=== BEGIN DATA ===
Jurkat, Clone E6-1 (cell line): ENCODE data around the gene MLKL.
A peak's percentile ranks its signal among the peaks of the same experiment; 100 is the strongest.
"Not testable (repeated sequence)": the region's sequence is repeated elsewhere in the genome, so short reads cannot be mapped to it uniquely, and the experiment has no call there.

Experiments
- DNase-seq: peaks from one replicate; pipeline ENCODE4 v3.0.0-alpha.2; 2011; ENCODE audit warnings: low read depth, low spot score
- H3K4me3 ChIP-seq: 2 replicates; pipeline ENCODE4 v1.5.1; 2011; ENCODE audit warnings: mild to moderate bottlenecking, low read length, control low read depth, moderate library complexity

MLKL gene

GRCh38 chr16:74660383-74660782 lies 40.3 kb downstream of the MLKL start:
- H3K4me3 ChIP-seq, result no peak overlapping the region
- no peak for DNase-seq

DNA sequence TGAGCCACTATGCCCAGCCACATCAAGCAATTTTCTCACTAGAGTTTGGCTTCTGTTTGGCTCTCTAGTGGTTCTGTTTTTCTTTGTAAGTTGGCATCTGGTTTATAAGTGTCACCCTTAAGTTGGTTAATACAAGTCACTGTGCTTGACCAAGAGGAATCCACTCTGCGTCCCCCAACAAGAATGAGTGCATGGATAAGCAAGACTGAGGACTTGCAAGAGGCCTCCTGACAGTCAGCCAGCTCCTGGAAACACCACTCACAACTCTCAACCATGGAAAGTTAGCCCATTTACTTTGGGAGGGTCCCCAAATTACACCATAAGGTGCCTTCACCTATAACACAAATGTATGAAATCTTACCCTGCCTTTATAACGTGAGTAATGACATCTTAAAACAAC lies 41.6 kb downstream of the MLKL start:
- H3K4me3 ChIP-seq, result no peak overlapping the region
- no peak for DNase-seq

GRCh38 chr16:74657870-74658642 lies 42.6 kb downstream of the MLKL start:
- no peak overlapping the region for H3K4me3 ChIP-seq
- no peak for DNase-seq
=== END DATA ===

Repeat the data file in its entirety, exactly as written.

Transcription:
Jurkat, Clone E6-1 (cell line): ENCODE data around the gene MLKL.
A peak's percentile ranks its signal among the peaks of the same experiment; 100 is the strongest.
"Not testable (repeated sequence)": the region's sequence is repeated elsewhere in the genome, so short reads cannot be mapped to it uniquely, and the experiment has no call there.

Experiments
- DNase-seq: peaks from one replicate; pipeline ENCODE4 v3.0.0-alpha.2; 2011; ENCODE audit warnings: low read depth, low spot score
- H3K4me3 ChIP-seq: 2 replicates; pipeline ENCODE4 v1.5.1; 2011; ENCODE audit warnings: mild to moderate bottlenecking, low read length, control low read depth, moderate library complexity

MLKL gene

GRCh38 chr16:74660383-74660782 lies 40.3 kb downstream of the MLKL start:
- H3K4me3 ChIP-seq, result no peak overlapping the region
- no peak for DNase-seq

DNA sequence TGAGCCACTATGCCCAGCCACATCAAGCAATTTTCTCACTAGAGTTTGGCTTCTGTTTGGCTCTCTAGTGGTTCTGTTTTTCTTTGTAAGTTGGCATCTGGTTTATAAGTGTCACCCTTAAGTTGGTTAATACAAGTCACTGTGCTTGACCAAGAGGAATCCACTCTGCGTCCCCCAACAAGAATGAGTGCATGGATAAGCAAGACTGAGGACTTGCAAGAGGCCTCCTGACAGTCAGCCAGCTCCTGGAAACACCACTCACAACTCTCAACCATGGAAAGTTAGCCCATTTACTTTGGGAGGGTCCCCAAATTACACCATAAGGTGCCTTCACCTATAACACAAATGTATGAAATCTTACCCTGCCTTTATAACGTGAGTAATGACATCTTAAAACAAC lies 41.6 kb downstream of the MLKL start:
- H3K4me3 ChIP-seq, result no peak overlapping the region
- no peak for DNase-seq

GRCh38 chr16:74657870-74658642 lies 42.6 kb downstream of the MLKL start:
- no peak overlapping the region for H3K4me3 ChIP-seq
- no peak for DNase-seq